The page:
“One must be wary of the pretty face telling stories…as they are easier to believe.”
There is a danger in not knowing boundaries, of course.
I thought about the preceding line while I was watching the Margaret Atwood on Netflix. Grace was an Irish girl, young and fetching, despite the fact that she was accused of being a “murderess” as a teenager, and had been in jail until fifteen years later, a society decided to send an emissary to her town so that she could be tested to see if she was really innocent.
The story started with an introduction to Grace as an inmate in a women’s correctional facility where she was detained for the past 15 years, surviving on the good graces of the judge, who also allowed her to work during the day at his large house. Grace felt like a fixture, a topic of conversation for the guests at the house. She could not tell whether they were drawn by the macabre nature of her alleged crime, or whether they just wanted her around to poke at, with their multitude of questions.
Presently comes Dr. Jordan, a psychiatrist who was drawn to her story…which eventually led to his carnal attraction towards the young lady. As the course of her tragic young life unfolded by way of her riveting storytelling skills, and flashbacks, we find him drawn in deeper than was obviously professional.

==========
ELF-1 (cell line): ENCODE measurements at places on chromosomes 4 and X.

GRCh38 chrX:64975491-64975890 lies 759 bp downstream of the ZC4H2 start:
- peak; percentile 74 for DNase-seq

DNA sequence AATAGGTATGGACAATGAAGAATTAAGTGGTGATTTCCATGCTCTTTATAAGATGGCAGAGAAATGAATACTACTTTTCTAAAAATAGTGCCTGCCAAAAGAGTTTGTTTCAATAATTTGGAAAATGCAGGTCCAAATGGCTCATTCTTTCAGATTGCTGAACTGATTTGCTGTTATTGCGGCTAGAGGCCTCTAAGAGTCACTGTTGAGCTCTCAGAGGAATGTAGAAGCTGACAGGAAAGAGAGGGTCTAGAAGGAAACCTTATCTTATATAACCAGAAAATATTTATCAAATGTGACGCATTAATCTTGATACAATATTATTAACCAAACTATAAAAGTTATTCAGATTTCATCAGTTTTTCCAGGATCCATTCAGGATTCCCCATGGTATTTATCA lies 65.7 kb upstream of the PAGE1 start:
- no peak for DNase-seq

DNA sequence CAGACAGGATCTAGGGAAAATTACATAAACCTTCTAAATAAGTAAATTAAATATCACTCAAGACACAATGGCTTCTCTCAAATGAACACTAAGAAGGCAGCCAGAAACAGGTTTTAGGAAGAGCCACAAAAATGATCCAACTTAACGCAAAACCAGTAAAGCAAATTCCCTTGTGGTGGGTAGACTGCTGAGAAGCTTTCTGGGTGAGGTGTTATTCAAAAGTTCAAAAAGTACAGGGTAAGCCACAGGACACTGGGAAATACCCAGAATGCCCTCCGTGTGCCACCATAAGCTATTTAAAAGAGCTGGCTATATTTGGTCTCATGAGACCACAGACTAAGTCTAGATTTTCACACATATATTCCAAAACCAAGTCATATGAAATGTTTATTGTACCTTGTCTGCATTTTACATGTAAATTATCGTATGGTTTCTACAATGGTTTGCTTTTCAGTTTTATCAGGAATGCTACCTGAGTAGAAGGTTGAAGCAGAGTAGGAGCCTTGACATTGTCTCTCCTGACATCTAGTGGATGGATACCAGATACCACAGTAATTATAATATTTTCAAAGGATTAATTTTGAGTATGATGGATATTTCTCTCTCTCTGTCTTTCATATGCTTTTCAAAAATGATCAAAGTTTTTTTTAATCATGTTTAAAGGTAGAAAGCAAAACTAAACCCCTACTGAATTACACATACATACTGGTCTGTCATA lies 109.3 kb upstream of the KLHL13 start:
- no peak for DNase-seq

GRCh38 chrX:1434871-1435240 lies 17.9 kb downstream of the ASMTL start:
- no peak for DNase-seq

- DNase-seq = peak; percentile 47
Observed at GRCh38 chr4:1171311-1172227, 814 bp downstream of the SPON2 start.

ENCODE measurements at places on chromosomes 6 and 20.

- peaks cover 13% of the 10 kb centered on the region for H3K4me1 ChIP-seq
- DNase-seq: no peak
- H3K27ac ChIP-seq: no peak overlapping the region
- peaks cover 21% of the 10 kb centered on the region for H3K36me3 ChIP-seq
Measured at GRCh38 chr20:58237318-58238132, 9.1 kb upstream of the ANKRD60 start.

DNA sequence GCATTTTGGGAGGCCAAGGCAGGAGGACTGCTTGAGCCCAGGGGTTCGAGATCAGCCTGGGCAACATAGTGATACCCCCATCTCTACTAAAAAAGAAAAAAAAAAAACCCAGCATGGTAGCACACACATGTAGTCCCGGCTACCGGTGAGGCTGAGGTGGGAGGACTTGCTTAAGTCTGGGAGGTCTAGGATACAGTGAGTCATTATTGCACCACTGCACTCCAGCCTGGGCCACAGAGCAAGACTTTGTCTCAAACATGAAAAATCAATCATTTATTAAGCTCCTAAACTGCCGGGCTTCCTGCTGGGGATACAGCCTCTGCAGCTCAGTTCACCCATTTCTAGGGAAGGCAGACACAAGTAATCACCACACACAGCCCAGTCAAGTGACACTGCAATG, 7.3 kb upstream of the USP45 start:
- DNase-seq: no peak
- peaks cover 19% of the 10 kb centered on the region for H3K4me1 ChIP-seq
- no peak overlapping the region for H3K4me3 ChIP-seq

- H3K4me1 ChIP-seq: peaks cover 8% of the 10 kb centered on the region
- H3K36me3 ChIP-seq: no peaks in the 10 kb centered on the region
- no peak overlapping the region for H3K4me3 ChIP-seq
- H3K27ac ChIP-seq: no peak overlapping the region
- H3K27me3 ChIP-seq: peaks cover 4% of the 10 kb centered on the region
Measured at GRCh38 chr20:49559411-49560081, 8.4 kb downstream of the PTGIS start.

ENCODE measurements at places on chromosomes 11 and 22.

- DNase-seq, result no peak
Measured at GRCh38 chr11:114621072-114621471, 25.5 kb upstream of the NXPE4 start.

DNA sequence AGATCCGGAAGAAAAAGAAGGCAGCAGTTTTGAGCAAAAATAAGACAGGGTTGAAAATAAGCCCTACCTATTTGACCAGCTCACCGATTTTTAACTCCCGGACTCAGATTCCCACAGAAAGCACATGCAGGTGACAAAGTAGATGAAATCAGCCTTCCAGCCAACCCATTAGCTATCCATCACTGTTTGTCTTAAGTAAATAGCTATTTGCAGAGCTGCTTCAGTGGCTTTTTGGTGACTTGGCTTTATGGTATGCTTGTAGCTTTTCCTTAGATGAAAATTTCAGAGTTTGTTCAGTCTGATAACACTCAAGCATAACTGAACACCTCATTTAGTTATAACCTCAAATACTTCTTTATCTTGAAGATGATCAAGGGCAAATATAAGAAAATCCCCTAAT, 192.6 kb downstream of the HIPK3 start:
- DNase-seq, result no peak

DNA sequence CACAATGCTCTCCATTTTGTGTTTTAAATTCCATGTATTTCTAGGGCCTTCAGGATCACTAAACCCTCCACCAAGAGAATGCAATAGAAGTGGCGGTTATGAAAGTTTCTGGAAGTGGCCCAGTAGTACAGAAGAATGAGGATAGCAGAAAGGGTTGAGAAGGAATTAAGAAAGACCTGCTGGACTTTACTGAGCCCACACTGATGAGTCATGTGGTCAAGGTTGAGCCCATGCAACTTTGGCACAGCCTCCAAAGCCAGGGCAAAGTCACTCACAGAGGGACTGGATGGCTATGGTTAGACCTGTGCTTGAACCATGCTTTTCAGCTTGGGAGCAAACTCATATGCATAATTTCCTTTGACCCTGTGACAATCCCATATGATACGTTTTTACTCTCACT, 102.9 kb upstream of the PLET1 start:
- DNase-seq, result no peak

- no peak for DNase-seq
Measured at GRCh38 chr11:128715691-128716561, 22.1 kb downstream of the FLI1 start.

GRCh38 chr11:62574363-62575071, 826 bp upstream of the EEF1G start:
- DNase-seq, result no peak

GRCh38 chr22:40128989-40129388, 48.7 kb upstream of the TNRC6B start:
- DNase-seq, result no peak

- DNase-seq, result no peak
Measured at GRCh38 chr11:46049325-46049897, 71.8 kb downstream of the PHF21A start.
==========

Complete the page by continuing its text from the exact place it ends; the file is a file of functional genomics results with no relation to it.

Of special note was how he handled his dealings with her, and how deftly she seemed to weave her story like Scheherazade… as a way to survive. Seeing how adept she was at manipulating emotions, and how correspondingly inept he seemed in seeing this dynamic unfold, I am all at once both annoyed and amused.
Truly, one must be trained to see one’s blind spots, as this young psychiatrist was the victim of his own lack of propriety and boundaries. I do not want to preempt the story for your own pleasurable viewing, but I would just like to share the necessity of being on self-aware. Being as objective as possible, disencumbers us so we can help our patients become better.
Alias Grace is a short 6 episode run on Netflix, directed by Mary Harrington and starring Sarah Gadon. It was based on the 1996 novel by Margaret Atwood and was adapted by Sarah Polley, and ran in September to October 2017.